Built by the then Rana of Mewar Rana Kumbha on a hilltop some 1000 meters above sea level, the fort itself is a structure of enormous substance, both in its history and in its architectural brilliance, as well as in its legacy that which sees sustained importance as being the birthplace of the illustrious Maharana Pratap. Among the largest fort complexes of the world, the history of the structure however is probably more ancient, believed to have existed in some form and in some identity as long back as the 6th century. But the wall that gaudily defends the fort itself and that which has lend it a place even more steeped in significance was constructed only over the course of its later, more prominent timeline. Particularly to shield his empire from the onslaught of the 14th century emperor of the Delhi Sultanate, Alauddin Khilji, Rana Kumbh considered it appropriate to put in place a defence mechanism that would be impenetrable and within the confines of which the Rajput kings could seek refuge. Thus ensued the process of construction of what would go on to be known as the Great Wall of India, snaking through terrain for miles and miles altogether much like what the Great Wall of China conjures up a vision of in its enormity. But at a fraction of length of the latter, the wall encircling the Kumbhalgarh fort also took only a fraction of construction time- a decade and a half against the nearly two millennia that it took for the Chinese fortification to take shape. The largest of the 32 forts that Rana Kumbh would go on to construct during his reign, the origins of the Kumbhalgarh fort however resides somewhere along the lines of the sinister as the story of its stemming goes. Failing multiple times in his attempt to construct the fort wall some few kilometers away from the present spot, the Rana was advised by a saint to offer some human as a form of sacrifice before commencing with the process of fortifying the empire. But with no volunteers offering themselves up for sacrifice, it was the said saint who came to lay down his life to put in place an architectural specimen of immense wonder and magnificence that which is as remarkable a presence in its numerous elements of housing as in its stealthy case of defence. As chief architect Mandan set about to work out his vision of this institution of deterrence while strictly adhering to the principles of Vastu Shastra, what emerged was a long snaking course of considerably lengthy authority with the fifteen feet thick frontal walls beautifully masoned with tons of thousands of stone bricks and decorations as they stretched out from hill to hill. The seven fortified gateways of the fort are no less imposing structures in all their massiveness, providing ample glimpse into what lies hidden within as ramparts and bunkers, step wells and tanks and some 360 temples as well, even as a spectacular Palace of Clouds, the Baadal Mahal graces the premises of this strategic but aesthetic piece of construction built entirely out of sturdy blocks of stone, allowing it to gleam in the glow of its rich legacy and exquisite architectural manifestation alike.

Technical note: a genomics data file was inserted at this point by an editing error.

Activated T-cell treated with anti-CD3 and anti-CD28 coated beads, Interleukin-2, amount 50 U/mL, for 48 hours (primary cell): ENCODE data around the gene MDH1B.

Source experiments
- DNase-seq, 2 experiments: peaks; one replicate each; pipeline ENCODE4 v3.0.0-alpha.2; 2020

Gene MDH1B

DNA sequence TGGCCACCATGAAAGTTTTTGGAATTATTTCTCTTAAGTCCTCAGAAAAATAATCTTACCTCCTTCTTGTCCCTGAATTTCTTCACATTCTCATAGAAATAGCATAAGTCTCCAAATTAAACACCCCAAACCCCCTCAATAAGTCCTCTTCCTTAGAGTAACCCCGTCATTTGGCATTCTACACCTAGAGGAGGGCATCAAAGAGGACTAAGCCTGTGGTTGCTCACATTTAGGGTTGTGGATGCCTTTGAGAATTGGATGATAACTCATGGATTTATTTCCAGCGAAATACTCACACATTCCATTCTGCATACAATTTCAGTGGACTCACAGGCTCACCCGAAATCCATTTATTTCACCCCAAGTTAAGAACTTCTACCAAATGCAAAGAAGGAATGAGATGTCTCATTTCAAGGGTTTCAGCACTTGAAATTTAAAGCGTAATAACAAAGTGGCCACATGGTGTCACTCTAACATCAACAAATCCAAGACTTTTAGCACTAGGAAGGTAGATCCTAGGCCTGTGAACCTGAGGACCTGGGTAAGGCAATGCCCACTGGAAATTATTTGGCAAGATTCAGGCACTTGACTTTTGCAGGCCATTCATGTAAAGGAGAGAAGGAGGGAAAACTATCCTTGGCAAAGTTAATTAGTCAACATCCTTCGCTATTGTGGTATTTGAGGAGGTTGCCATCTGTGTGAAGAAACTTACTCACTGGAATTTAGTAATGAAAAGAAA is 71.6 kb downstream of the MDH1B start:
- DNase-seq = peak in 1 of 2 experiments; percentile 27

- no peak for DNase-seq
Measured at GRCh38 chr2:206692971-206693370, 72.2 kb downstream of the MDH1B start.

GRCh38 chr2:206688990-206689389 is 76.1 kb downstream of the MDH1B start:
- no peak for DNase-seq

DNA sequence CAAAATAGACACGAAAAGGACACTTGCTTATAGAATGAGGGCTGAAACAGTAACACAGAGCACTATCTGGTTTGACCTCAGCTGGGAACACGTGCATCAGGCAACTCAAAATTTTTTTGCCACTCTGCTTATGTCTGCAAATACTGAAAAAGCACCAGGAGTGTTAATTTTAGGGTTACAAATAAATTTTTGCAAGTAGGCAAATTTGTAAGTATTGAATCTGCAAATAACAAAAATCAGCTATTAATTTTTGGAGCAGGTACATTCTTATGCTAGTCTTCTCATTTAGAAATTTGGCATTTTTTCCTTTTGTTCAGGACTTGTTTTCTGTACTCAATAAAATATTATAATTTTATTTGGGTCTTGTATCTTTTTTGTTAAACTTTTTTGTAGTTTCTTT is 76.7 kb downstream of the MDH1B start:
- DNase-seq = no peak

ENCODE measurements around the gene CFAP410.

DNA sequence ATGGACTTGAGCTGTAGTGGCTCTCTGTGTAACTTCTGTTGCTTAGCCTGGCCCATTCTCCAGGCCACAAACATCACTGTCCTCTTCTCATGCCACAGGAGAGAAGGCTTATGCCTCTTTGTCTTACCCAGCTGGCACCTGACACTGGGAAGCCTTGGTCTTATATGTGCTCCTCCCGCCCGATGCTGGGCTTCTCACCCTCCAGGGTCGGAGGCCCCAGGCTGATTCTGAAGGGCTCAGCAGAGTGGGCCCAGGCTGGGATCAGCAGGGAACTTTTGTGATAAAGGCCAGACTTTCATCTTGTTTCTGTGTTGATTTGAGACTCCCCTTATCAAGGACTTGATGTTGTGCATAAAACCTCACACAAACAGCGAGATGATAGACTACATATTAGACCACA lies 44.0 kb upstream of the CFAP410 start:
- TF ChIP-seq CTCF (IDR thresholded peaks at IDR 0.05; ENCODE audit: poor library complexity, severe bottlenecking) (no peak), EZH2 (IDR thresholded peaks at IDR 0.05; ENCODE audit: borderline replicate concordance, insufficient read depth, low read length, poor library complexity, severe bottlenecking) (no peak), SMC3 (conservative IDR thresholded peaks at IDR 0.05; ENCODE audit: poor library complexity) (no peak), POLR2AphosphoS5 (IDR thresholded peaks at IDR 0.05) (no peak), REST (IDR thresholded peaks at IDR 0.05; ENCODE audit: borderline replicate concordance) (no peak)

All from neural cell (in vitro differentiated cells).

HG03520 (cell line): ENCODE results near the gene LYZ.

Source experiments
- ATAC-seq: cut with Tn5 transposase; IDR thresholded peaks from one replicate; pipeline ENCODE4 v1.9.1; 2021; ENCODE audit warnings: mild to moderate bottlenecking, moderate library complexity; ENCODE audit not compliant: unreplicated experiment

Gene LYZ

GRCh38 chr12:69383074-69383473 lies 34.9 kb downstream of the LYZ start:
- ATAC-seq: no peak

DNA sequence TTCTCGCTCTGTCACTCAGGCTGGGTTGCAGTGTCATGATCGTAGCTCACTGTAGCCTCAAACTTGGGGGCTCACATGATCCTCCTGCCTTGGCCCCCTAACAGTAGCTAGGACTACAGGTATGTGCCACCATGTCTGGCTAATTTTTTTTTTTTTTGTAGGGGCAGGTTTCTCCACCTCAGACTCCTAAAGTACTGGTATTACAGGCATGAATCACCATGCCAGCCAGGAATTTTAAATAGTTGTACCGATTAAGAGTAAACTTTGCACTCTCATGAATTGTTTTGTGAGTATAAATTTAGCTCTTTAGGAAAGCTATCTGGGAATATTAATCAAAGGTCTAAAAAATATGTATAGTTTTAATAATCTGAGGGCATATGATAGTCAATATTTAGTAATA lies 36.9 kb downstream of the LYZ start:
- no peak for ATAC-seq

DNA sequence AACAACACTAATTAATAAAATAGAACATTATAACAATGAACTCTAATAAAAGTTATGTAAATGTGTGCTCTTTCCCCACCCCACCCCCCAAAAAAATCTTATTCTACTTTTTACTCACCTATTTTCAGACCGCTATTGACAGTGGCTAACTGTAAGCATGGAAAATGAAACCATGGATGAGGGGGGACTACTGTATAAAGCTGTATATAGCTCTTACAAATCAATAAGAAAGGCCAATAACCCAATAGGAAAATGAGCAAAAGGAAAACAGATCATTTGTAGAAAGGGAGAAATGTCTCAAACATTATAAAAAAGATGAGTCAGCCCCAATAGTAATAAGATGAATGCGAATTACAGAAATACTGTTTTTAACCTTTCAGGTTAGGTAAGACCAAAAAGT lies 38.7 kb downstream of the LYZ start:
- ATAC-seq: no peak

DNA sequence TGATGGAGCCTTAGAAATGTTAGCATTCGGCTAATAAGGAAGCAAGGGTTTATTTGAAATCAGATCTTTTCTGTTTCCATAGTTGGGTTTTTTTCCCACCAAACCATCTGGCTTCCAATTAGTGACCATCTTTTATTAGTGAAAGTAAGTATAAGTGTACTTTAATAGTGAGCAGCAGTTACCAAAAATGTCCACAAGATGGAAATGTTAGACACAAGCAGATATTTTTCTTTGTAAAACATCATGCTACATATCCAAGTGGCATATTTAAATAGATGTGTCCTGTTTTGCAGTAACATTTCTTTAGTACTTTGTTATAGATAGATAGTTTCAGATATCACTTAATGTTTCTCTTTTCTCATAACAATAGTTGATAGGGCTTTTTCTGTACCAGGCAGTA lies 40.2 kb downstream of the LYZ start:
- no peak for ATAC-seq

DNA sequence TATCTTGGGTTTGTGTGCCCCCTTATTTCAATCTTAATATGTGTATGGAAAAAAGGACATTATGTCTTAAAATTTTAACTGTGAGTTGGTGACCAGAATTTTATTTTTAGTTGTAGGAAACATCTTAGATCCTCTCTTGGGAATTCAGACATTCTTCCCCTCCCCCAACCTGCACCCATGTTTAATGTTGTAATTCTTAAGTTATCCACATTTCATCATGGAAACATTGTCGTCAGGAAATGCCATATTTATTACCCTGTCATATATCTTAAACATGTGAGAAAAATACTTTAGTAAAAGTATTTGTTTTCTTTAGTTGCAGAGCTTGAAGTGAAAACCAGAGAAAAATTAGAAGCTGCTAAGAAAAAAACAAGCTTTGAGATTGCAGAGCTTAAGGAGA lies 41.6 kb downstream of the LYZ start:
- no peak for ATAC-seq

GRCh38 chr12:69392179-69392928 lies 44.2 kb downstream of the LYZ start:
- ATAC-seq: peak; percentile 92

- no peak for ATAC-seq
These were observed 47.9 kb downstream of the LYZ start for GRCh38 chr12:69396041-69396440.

Intact still throughout the ages, the Kumbhalgarh fort and the encompassing Great Wall of India nestled in the Rajasmand district of Rajasthan have proved to be worthy guards of its people, breached just once by the mighty Mughals along with a convoy of scheming forces and that too by means of deceit. And indeed, with its numerous sharp turns and congested stairways and unassuming traps, the fort is no less than a maze of perplexing diversity for enemies to lose their way in. The red bricked wall on the other hand is also a strong line of defence but also as strategic a means for the king’s soldiers to gain themselves the upper hand in battle, allowing for the comfortable passing of eight horses side by side along its rampart, making it therefore in all expansiveness a really clever ploy of safety and security. Somewhat surprisingly therefore, despite all the colossal complexity of it, the Great Wall of India has remained long shielded from the greater world view as the second longest wall in the world even when it has found inclusion in the Guinness Book of World Records as the longest fort wall to ever have been!
Today though, the Kumbhalgarh fort is gaining on the popularity of its humongous facade skirted by a wall that bears striking resemblance to the Great Wall of China. Very similar in design, and in appeal as well to its more well known Asian still counterpart, the Great Wall of India makes for quite a sight to savour, winding through its length in majestic flair, partially obscured in the shadow of the mighty mountains along which it courses, only to re-emerge as even more daunting a prospect in grandeur, granting access to such sights and views of the royal aura of the Rajasthani sands that really is an ode to the very regal identity of the state. From the sand dunes of the Thar desert to the glory beckoning from the Aravalli range, the magnitude of grandeur encompassed by the Great Wall of India encircling one of her greatest forts unfolds as an experience that is as dignified as its centuries old existence brimming with storied legacy. Believed to have been illuminated every single evening by massive lamps burning with fifty kilograms of ghee and a hundred kilograms of cotton to provide light for the farmers who worked during the nights in the valley is this fort of exuberance that stands as a testimony to the many ways it has strived to serve its people. A trek through this length of trailing glory is what would grant a really comprehensive account of the amazingly jaw dropping essence of its existence, encountering as you would along its extensive kilometers pits and bumps and valleys and cliffs along which it meanders as one beautiful poetry in motion. The rhetoric might be too flowery for a structure that one would conceive as only an identity in brick and stone, that too perhaps lacking in something to have evaded the world view for so long despite its prime position, both in history and of geography, manifesting its presence right there at the heart of the Indian experience as a wondrous giant tracing its steps back in time, which is exactly what allows this tale of imposition the luxury of being accorded a status in beauty that matches so well its power of captivation. For, only few things of the world can come close to being strikingly similar to one of its most exceptional of the seven wonders and the Great Wall of India truly deserves a special mention in travelogues for its encompassing of a legacy that contends worthily with that forever ravishing phenomenon called the Great Wall of China.